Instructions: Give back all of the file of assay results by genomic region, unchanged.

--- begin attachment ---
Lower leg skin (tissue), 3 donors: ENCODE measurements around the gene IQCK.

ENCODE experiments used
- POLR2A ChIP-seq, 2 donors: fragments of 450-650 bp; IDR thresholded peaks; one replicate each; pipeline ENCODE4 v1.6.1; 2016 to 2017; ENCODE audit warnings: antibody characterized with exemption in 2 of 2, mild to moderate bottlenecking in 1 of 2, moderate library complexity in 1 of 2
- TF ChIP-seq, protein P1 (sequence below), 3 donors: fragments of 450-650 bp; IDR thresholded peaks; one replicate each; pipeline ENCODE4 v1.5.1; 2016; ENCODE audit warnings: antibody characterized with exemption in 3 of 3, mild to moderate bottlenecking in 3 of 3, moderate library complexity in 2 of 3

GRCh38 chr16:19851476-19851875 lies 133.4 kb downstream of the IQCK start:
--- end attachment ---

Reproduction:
Lower leg skin (tissue), 3 donors: ENCODE measurements around the gene IQCK.

ENCODE experiments used
- POLR2A ChIP-seq, 2 donors: fragments of 450-650 bp; IDR thresholded peaks; one replicate each; pipeline ENCODE4 v1.6.1; 2016 to 2017; ENCODE audit warnings: antibody characterized with exemption in 2 of 2, mild to moderate bottlenecking in 1 of 2, moderate library complexity in 1 of 2
- TF ChIP-seq, protein P1 (sequence below), 3 donors: fragments of 450-650 bp; IDR thresholded peaks; one replicate each; pipeline ENCODE4 v1.5.1; 2016; ENCODE audit warnings: antibody characterized with exemption in 3 of 3, mild to moderate bottlenecking in 3 of 3, moderate library complexity in 2 of 3

GRCh38 chr16:19851476-19851875 lies 133.4 kb downstream of the IQCK start: